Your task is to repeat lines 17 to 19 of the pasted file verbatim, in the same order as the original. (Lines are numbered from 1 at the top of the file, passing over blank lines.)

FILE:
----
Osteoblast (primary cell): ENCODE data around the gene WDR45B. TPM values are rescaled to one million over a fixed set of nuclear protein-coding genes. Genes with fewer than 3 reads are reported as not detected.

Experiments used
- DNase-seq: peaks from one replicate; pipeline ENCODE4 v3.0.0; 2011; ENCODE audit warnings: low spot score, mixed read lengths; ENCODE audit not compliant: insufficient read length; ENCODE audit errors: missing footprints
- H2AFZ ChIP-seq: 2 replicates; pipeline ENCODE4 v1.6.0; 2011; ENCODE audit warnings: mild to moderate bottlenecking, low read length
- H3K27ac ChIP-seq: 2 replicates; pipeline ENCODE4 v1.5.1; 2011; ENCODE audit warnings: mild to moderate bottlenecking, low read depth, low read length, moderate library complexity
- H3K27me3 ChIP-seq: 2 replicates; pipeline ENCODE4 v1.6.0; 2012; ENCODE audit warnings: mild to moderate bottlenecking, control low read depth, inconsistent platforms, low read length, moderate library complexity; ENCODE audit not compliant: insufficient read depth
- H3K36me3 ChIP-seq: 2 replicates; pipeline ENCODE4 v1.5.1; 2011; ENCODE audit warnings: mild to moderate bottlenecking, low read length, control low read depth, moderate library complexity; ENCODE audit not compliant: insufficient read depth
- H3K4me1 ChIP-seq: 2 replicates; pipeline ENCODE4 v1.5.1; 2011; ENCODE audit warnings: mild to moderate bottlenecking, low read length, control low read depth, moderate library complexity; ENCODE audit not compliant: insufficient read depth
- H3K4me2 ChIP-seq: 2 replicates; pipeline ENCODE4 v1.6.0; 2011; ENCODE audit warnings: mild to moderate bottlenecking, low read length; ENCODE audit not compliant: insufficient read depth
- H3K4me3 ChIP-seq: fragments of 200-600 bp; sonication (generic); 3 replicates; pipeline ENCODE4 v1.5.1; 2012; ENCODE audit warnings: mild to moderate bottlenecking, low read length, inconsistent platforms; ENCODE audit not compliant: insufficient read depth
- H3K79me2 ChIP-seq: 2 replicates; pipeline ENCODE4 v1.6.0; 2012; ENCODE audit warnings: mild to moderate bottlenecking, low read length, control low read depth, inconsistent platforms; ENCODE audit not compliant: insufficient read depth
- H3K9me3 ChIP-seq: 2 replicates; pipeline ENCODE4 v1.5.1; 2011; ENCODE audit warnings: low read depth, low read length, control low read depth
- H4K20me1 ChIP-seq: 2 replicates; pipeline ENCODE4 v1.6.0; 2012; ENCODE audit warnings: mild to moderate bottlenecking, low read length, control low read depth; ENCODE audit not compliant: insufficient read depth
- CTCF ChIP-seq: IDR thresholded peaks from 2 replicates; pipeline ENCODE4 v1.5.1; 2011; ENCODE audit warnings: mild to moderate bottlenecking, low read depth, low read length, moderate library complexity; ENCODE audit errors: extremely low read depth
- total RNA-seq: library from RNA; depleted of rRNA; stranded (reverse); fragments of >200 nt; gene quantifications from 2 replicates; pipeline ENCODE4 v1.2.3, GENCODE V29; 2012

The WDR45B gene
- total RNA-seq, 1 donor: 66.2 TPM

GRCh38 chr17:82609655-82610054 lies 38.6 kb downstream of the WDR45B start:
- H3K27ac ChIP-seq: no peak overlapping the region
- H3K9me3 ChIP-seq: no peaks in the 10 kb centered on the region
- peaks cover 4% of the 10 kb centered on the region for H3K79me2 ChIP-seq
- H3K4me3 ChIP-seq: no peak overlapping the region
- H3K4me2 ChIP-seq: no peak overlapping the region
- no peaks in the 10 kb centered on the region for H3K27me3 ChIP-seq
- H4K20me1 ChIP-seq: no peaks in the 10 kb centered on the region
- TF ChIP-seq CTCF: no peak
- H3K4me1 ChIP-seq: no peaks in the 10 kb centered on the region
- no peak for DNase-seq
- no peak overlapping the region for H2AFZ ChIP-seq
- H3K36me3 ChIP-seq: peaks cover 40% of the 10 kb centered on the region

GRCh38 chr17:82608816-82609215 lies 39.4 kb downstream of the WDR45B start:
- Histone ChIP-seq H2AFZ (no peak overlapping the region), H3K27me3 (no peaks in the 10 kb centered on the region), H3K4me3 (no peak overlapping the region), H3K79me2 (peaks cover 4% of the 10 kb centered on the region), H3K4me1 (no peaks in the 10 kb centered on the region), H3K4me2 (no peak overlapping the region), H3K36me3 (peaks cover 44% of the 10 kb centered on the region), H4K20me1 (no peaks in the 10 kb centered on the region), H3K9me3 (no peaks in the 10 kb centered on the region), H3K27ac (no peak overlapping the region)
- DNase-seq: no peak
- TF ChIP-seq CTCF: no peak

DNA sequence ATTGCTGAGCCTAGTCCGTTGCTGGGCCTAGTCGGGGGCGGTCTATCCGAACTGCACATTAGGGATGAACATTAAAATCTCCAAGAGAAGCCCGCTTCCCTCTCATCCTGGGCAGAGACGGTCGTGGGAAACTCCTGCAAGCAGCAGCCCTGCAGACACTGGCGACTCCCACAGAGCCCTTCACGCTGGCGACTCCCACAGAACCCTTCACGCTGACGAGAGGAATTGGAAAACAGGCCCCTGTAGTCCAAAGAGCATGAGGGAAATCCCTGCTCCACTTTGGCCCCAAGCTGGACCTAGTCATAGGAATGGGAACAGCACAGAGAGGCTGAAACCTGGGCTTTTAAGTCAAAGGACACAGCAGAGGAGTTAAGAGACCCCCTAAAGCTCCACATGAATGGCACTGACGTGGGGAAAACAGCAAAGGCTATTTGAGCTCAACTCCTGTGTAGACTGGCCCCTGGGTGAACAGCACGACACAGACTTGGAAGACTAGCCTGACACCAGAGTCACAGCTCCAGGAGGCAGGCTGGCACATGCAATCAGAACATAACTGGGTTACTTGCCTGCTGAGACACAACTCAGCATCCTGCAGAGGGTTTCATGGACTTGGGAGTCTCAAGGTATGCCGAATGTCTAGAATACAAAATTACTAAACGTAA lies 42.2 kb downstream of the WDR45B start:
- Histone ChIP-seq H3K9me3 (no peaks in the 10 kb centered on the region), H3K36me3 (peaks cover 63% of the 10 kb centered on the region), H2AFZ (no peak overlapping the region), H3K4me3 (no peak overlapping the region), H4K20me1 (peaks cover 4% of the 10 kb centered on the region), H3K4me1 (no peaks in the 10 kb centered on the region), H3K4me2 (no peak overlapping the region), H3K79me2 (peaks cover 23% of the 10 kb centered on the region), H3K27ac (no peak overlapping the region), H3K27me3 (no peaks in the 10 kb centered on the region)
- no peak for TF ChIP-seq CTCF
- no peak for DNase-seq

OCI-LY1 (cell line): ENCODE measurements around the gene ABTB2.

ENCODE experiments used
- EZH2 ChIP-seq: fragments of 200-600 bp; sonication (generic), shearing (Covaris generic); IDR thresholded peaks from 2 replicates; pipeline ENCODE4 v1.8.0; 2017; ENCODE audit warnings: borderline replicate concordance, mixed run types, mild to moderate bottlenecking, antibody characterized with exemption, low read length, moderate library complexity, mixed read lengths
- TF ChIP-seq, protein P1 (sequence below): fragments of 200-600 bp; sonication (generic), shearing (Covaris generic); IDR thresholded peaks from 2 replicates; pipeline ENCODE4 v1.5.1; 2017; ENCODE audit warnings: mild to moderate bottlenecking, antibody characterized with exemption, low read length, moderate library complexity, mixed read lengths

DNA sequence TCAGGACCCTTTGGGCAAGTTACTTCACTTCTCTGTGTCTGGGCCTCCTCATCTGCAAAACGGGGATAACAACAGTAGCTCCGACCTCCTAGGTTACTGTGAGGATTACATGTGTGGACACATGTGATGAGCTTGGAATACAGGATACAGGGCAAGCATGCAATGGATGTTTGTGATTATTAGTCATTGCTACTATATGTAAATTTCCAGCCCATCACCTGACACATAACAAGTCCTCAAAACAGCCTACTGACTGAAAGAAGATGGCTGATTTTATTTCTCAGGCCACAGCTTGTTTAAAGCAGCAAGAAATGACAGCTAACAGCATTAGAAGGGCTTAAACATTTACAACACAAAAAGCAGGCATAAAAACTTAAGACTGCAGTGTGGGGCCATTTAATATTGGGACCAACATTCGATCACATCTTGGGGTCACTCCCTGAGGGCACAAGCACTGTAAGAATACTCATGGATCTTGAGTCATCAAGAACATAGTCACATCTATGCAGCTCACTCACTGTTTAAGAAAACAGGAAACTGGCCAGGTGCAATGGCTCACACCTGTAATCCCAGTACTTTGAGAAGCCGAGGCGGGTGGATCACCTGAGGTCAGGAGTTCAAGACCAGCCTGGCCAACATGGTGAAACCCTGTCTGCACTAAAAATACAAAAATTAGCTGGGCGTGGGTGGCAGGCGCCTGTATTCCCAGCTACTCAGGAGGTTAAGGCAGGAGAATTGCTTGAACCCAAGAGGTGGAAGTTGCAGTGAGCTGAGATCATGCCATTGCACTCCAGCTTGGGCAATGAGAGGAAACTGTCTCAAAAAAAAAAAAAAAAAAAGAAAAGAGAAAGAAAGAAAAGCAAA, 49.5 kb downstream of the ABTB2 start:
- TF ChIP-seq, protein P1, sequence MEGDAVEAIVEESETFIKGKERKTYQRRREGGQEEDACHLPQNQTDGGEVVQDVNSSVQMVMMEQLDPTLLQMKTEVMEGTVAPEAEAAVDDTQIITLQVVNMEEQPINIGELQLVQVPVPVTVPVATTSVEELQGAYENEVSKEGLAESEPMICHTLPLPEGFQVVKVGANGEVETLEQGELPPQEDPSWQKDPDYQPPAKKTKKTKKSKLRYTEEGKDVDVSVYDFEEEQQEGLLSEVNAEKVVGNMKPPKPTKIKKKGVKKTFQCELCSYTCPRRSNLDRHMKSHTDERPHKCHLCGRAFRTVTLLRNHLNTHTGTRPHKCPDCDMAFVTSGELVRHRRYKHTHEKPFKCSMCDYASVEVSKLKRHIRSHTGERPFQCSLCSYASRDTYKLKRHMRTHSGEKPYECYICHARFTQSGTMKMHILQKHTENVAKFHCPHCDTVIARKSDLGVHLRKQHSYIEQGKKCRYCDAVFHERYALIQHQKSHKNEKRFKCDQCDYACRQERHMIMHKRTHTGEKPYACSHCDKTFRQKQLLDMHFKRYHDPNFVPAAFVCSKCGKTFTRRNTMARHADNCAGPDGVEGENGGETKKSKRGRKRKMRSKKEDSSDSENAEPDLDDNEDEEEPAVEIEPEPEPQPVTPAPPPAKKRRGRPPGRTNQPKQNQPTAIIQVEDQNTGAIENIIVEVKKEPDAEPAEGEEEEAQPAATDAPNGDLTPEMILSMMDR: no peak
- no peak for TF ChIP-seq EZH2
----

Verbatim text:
- total RNA-seq, 1 donor: 66.2 TPM

GRCh38 chr17:82609655-82610054 lies 38.6 kb downstream of the WDR45B start:
- H3K27ac ChIP-seq: no peak overlapping the region